A musical blast from the past

  • Whole Wheat Contributed photo

Published: 9/17/2020 9:15:16 AM

The spring of 2020 was going to be a busy one for local musician Michael Nix. He was preparing to debut material from his new classical banjo project and also gearing up to host the first-ever banjo festival to be held in Greenfield. But in what’s now an all too familiar story, the pandemic hit and his plans were put on hold.

“When COVID arrived, I decided ‘I’m not going to make myself crazy over COVID — I’m going to get to work on some of the languishing projects on my to-do list,’” Greenfield resident Nix said in a recent phone conversation.

One of these projects involved revisiting his musical past and preparing the release of a 1983 concert recording by Whole Wheat, a bluegrass band that Nix co-founded in the 1970s. The CD was released in June.

This might come as a surprise to those who only know guitarist/banjo player Nix as a classical musician, but back in the ‘70s, when he was a student studying music at Keene State College, he co-founded a successful bluegrass/newgrass band that became quite popular in New England.

“For a long time, I had a two-track career where one night of the week I’d put on a tux and go play classical and the next night I’d put on my cowboy boots and go play some bluegrass,” said Nix.

It started in 1974, when Nix and musician Charlie Moser, whom Nix continues to work with, attended an acoustic guitar convention in Peterborough, N.H., where they met a fellow student, a guitarist named Rick Fiske.

After some casual jamming with Fiske, Nix said they discovered they shared a love of all types of music and acoustic instruments and had an intuitive way with two-part vocal harmony.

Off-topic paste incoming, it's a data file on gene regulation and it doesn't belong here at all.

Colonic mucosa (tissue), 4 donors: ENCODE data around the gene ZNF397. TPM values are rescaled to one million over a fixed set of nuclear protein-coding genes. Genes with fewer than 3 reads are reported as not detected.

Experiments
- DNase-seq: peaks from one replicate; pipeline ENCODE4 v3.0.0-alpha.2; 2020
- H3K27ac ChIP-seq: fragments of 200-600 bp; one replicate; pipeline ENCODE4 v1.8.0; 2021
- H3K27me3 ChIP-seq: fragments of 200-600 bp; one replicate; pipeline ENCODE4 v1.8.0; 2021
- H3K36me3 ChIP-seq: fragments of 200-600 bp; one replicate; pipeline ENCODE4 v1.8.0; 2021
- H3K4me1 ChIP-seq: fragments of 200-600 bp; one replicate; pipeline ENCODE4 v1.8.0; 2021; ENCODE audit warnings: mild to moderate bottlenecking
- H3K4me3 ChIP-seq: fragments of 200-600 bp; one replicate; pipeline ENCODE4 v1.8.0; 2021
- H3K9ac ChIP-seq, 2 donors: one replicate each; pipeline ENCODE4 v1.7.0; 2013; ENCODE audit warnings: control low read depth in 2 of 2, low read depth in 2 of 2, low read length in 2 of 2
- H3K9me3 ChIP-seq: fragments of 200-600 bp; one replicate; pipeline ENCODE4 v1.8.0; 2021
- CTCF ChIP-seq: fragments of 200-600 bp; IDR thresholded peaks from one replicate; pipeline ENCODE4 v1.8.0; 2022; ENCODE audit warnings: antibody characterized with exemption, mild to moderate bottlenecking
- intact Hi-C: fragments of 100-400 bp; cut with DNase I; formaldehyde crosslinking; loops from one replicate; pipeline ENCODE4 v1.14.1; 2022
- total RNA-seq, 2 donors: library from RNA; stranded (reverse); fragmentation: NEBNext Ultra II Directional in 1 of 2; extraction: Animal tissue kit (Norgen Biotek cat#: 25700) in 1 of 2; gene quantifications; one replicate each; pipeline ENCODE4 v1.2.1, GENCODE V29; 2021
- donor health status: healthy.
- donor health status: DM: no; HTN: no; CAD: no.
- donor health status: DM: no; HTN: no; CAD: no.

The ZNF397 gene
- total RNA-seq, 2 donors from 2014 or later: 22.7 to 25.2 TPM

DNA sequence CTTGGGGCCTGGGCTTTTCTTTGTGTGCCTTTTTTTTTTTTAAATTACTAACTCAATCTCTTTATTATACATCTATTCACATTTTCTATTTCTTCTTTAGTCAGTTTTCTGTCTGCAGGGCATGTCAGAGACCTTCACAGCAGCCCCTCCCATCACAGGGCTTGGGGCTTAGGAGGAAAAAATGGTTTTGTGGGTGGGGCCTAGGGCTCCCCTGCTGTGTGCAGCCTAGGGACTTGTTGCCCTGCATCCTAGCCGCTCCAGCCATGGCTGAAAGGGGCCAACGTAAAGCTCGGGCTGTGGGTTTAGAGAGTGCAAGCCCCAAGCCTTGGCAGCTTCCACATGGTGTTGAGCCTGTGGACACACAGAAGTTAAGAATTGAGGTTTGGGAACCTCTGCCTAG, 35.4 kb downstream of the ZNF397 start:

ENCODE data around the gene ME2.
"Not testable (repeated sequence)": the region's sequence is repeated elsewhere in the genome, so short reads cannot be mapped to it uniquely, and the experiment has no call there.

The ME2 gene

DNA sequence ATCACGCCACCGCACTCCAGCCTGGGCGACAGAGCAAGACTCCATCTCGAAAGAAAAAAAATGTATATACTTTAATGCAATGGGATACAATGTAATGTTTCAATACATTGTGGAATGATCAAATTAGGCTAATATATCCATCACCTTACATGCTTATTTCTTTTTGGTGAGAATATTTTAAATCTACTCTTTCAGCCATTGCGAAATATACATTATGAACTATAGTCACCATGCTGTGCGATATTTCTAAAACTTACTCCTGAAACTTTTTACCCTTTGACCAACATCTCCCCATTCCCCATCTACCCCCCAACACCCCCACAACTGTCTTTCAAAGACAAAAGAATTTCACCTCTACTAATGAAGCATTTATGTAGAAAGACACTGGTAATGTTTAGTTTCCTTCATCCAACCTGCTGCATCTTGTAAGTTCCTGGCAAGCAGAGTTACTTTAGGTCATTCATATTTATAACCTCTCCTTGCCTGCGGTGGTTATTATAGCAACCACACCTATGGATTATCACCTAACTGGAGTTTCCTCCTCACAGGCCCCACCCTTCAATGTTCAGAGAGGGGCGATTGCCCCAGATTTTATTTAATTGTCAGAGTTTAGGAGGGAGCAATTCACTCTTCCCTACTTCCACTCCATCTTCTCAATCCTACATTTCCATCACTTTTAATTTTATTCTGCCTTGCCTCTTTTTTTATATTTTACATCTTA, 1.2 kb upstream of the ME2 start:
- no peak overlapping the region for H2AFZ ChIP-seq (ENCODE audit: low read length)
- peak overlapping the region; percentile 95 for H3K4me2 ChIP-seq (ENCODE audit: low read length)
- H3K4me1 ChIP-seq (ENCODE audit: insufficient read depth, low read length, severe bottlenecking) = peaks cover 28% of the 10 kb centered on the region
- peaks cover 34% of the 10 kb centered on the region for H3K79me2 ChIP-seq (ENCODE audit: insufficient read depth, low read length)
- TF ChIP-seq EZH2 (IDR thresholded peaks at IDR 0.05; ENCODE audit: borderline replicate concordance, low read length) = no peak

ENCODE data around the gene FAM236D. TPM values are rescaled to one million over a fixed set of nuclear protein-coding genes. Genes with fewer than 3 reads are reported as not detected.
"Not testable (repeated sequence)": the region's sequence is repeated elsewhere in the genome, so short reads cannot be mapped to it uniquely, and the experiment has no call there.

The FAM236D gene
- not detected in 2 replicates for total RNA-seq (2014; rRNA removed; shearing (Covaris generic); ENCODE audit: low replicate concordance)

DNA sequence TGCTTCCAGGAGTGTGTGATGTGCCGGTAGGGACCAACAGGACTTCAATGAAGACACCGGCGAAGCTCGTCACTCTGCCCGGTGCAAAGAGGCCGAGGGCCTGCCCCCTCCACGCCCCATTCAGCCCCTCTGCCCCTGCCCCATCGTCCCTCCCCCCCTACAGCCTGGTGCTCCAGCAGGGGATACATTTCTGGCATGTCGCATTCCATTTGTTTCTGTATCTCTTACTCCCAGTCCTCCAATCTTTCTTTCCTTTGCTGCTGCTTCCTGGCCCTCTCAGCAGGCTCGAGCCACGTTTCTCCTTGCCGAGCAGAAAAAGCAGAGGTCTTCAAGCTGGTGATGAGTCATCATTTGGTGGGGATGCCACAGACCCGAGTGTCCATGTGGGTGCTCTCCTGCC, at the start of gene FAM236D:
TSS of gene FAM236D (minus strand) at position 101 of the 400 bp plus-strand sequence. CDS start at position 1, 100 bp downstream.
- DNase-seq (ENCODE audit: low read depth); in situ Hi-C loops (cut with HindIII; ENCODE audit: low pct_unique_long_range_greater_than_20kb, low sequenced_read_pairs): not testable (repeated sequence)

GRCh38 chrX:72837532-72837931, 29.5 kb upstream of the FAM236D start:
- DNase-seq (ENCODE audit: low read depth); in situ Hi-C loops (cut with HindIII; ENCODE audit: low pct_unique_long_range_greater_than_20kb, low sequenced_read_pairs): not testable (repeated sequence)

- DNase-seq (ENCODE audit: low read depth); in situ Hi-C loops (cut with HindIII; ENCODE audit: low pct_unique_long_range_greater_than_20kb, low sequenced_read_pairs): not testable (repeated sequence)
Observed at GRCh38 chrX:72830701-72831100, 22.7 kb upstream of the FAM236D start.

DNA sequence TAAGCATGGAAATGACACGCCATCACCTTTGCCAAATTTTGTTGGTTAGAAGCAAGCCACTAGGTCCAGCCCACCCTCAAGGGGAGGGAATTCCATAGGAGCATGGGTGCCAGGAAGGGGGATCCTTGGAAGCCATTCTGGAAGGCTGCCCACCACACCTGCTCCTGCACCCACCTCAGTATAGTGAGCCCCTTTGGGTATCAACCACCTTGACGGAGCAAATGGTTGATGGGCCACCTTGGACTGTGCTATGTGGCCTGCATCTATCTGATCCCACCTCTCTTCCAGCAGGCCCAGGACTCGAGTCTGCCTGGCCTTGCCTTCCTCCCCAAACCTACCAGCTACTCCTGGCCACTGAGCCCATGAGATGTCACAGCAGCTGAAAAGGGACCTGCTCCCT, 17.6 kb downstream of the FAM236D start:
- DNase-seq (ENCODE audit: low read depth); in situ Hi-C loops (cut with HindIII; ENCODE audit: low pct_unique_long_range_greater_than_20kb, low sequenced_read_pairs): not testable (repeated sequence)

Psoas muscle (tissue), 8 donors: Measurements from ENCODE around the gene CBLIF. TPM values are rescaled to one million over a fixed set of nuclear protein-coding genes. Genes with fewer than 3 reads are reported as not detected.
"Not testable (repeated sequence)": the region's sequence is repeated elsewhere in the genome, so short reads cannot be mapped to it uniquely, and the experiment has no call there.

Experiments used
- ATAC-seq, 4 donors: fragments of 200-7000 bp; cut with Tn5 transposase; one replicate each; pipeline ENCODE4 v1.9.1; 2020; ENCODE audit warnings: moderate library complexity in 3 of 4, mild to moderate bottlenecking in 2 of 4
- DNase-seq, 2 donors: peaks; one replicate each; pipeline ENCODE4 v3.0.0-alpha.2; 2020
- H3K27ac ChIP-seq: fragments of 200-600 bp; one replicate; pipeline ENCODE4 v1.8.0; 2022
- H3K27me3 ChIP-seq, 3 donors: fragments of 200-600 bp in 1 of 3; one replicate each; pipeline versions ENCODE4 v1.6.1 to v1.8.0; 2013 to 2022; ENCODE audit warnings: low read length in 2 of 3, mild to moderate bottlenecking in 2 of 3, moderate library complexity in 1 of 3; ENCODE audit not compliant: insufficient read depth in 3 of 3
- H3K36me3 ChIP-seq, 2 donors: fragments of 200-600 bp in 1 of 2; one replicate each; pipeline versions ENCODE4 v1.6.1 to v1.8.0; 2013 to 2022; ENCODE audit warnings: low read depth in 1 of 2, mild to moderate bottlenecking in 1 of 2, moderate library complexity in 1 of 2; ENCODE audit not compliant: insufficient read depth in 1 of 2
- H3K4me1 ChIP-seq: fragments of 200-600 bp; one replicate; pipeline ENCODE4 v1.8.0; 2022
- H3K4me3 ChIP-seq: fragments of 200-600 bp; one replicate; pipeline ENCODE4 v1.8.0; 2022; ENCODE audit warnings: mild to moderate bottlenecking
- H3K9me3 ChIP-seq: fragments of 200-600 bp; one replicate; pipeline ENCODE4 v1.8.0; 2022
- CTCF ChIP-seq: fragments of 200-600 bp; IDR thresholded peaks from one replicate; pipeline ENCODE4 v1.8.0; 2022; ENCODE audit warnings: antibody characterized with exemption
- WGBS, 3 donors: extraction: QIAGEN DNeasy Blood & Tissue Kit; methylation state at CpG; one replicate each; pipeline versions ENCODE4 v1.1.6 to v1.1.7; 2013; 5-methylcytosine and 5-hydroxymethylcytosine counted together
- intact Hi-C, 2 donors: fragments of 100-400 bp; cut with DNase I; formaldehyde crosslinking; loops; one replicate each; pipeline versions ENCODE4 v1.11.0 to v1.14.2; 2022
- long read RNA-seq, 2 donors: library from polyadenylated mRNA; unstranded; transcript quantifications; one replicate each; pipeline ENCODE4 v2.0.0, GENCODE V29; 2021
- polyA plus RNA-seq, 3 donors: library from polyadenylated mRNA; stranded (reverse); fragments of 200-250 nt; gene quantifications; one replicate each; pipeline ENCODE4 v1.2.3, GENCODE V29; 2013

Whole Wheat formed in 1975, featuring Nix on banjo and Fiske on guitar as its core members.

It didn’t take long before the group was regularly playing at colleges and ski resorts throughout New England, and even though they were a string band, they did not limit their repertoire to folk and bluegrass, but ventured into rock, country and blues, which was quite novel at the time.

As time went on, more gigs followed. In 1980, the group was accepted to the New Hampshire Council on the Arts Touring Programs, which led to even more shows. Some were only duo shows, but for larger venues, Nix and Fiske had a revolving cast of musicians they brought into play with them. Moser frequently joined in to provide bass and mandolin.

“We played all over New England, and were making money,” said Nix of Whole Wheat and the almost 20-year run the band had. It reached the point that, by the early 1990s, Nix and Fiske were making plans on how to reach a national audience.

“I thought we were poised for this because we were experimental and not just playing one genre,” said Nix. “I was working really hard on my banjo style to make it sound (unlike) anyone else — part Pete Seeger, part Earl Scruggs and part Jimi Hendrix. I wanted the banjo to sound like a rock lead guitar.”

But those plans changed when tragedy struck.

In 1992, Nix received a phone call telling him that Fiske has been killed in an automobile accident. He was devastated.

“You get a 3 a.m. call that your partner has died. It rips the fabric of your life,” he said, adding that they had a string of dates lined up to play at the time of Fiske’s death. “Once Rick died, I didn’t play with another bluegrass band. The classical career was taking off and I was playing at colleges and spending time there.”